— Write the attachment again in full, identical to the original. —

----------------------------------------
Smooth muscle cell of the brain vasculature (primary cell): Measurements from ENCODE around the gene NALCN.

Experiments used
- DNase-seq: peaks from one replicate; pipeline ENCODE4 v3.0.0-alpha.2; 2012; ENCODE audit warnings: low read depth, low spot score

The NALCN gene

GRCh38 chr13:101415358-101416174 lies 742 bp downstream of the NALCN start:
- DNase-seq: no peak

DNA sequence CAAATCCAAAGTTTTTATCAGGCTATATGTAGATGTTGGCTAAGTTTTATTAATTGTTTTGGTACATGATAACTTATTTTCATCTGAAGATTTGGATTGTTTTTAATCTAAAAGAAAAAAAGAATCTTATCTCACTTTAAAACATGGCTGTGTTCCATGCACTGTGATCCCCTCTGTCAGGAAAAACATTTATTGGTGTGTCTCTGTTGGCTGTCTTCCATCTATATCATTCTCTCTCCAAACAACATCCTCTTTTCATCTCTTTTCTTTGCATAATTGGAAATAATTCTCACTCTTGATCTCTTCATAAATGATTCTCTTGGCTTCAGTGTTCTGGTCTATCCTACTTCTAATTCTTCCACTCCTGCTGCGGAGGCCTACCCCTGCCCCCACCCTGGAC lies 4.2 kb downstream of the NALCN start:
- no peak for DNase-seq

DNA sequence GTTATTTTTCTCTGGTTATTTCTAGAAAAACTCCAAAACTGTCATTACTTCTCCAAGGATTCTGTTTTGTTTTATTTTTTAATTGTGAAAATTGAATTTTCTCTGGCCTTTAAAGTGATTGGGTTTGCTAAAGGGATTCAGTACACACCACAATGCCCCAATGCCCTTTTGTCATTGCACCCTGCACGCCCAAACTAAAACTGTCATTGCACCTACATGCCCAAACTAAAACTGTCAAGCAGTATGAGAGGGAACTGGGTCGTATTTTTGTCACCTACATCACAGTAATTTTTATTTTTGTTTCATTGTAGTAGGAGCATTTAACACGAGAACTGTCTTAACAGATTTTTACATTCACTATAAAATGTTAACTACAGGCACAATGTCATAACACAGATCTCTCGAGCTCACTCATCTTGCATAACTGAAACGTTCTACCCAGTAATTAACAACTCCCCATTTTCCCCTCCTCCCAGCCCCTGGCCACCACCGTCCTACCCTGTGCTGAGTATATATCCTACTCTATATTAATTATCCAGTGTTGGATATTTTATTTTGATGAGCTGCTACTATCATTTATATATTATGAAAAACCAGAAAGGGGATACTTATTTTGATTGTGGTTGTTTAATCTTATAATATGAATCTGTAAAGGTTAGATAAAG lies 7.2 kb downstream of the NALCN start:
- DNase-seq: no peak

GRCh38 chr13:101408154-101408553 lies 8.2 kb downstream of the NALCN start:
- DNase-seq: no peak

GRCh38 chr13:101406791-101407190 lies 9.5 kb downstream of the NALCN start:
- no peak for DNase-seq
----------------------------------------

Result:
Smooth muscle cell of the brain vasculature (primary cell): Measurements from ENCODE around the gene NALCN.

Experiments used
- DNase-seq: peaks from one replicate; pipeline ENCODE4 v3.0.0-alpha.2; 2012; ENCODE audit warnings: low read depth, low spot score

The NALCN gene

GRCh38 chr13:101415358-101416174 lies 742 bp downstream of the NALCN start:
- DNase-seq: no peak

DNA sequence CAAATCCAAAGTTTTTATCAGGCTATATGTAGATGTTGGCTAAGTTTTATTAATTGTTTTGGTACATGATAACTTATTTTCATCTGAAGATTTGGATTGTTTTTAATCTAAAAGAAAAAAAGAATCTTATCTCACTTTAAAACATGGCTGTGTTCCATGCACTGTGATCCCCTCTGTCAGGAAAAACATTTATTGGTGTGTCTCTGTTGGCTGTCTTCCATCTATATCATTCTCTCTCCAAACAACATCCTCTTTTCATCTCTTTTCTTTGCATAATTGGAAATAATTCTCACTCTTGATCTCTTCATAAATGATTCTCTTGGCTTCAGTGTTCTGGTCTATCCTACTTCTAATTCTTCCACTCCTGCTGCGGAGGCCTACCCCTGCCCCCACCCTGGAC lies 4.2 kb downstream of the NALCN start:
- no peak for DNase-seq

DNA sequence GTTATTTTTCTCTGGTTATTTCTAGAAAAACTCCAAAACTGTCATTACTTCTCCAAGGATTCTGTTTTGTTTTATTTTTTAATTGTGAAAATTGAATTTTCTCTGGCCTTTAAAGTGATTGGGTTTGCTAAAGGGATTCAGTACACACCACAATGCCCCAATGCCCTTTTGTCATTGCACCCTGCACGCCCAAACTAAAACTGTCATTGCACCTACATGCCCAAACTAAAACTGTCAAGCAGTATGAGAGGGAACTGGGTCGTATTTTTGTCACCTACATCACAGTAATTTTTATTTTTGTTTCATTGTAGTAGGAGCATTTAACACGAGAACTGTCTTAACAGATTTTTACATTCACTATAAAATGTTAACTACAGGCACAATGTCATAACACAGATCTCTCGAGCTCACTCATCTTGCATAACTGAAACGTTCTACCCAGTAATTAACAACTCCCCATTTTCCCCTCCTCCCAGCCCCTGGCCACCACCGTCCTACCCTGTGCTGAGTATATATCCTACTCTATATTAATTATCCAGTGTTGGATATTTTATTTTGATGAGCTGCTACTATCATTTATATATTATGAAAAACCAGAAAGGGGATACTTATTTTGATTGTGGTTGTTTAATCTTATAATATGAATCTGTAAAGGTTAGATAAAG lies 7.2 kb downstream of the NALCN start:
- DNase-seq: no peak

GRCh38 chr13:101408154-101408553 lies 8.2 kb downstream of the NALCN start:
- DNase-seq: no peak

GRCh38 chr13:101406791-101407190 lies 9.5 kb downstream of the NALCN start:
- no peak for DNase-seq